Now, religion is the final topic that I want to address today, and — like democracy and development — it is fundamental to the Indonesian story.
Like the other Asian nations that I’m visiting on this trip, Indonesia is steeped in spirituality — a place where people worship God in many different ways. Along with this rich diversity, it is also home to the world’s largest Muslim population — a truth I came to know as a boy when I heard the call to prayer across Jakarta.
Just as individuals are not defined solely by their faith, Indonesia is defined by more than its Muslim population. But we also know that relations between the United States and Muslim communities have frayed over many years. As President, I have made it a priority to begin to repair these relations. (Applause.) As part of that effort, I went to Cairo last June, and I called for a new beginning between the United States and Muslims around the world — one that creates a path for us to move beyond our differences.
I said then, and I will repeat now, that no single speech can eradicate years of mistrust. But I believed then, and I believe today, that we do have a choice. We can choose to be defined by our differences, and give in to a future of suspicion and mistrust. Or we can choose to do the hard work of forging common ground, and commit ourselves to the steady pursuit of progress. And I can promise you — no matter what setbacks may come, the United States is committed to human progress. That is who we are. That is what we’ve done. And that is what we will do. (Applause.)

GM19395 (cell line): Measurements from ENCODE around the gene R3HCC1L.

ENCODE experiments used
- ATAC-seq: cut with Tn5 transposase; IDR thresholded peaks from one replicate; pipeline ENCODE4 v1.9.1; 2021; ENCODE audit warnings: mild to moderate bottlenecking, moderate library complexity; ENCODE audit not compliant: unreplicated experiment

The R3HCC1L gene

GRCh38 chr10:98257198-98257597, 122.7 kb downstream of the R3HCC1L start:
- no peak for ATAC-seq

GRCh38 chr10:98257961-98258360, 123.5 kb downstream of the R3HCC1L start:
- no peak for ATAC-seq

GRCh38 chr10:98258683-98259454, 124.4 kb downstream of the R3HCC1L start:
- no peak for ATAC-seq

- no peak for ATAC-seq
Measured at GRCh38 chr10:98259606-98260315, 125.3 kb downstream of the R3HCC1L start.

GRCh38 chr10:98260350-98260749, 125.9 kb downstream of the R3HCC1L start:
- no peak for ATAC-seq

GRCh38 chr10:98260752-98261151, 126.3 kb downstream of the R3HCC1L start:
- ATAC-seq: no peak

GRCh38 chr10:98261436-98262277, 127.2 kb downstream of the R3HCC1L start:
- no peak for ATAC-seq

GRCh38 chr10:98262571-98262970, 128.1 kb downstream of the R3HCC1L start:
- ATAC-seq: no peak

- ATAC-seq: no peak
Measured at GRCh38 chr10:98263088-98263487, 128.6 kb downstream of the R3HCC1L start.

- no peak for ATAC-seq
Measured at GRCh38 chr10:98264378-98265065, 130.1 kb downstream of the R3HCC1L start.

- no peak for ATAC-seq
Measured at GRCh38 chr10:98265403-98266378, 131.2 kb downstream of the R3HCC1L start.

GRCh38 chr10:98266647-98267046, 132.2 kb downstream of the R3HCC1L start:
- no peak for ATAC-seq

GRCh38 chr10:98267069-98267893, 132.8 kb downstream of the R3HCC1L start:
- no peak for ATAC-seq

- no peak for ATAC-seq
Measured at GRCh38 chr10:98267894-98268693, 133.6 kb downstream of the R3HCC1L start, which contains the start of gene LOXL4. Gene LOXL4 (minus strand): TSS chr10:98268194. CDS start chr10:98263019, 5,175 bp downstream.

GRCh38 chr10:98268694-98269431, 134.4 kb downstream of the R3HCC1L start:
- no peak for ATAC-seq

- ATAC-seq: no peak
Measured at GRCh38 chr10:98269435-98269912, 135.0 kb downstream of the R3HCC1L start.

Now, we know well the issues that have caused tensions for many years — and these are issues that I addressed in Cairo. In the 17 months that have passed since that speech, we have made some progress, but we have much more work to do.
Innocent civilians in America, in Indonesia and across the world are still targeted by violent extremism. I made clear that America is not, and never will be, at war with Islam. Instead, all of us must work together to defeat al Qaeda and its affiliates, who have no claim to be leaders of any religion –– certainly not a great, world religion like Islam. But those who want to build must not cede ground to terrorists who seek to destroy. And this is not a task for America alone. Indeed, here in Indonesia, you’ve made progress in rooting out extremists and combating such violence.
In Afghanistan, we continue to work with a coalition of nations to build the capacity of the Afghan government to secure its future. Our shared interest is in building peace in a war-torn land — a peace that provides no safe haven for violent extremists, and that provide hope for the Afghan people.
Meanwhile, we’ve made progress on one of our core commitments — our effort to end the war in Iraq. Nearly 100,000 American troops have now left Iraq under my presidency. (Applause.) Iraqis have taken full responsibility for their security. And we will continue to support Iraq as it forms an inclusive government, and we will bring all of our troops home.